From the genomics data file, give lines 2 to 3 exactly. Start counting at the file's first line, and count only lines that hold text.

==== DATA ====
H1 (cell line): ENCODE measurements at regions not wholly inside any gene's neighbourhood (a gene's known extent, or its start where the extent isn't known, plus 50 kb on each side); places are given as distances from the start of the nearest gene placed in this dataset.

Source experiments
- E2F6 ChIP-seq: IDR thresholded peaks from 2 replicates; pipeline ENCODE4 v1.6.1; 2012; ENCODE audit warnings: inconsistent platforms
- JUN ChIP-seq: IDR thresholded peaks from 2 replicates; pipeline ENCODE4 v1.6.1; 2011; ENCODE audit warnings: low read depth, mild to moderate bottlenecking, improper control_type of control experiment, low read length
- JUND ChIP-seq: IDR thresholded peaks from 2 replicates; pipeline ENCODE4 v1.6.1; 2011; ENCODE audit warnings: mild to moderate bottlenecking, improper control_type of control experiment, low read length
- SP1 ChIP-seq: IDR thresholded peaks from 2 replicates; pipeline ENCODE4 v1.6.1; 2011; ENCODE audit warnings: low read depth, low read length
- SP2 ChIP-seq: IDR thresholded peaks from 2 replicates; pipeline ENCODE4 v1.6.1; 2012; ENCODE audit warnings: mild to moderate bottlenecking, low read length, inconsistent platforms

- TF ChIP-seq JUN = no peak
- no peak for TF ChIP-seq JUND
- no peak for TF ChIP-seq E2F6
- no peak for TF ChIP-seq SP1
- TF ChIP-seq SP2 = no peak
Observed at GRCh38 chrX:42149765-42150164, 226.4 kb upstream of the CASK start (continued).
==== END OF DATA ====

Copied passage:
Source experiments
- E2F6 ChIP-seq: IDR thresholded peaks from 2 replicates; pipeline ENCODE4 v1.6.1; 2012; ENCODE audit warnings: inconsistent platforms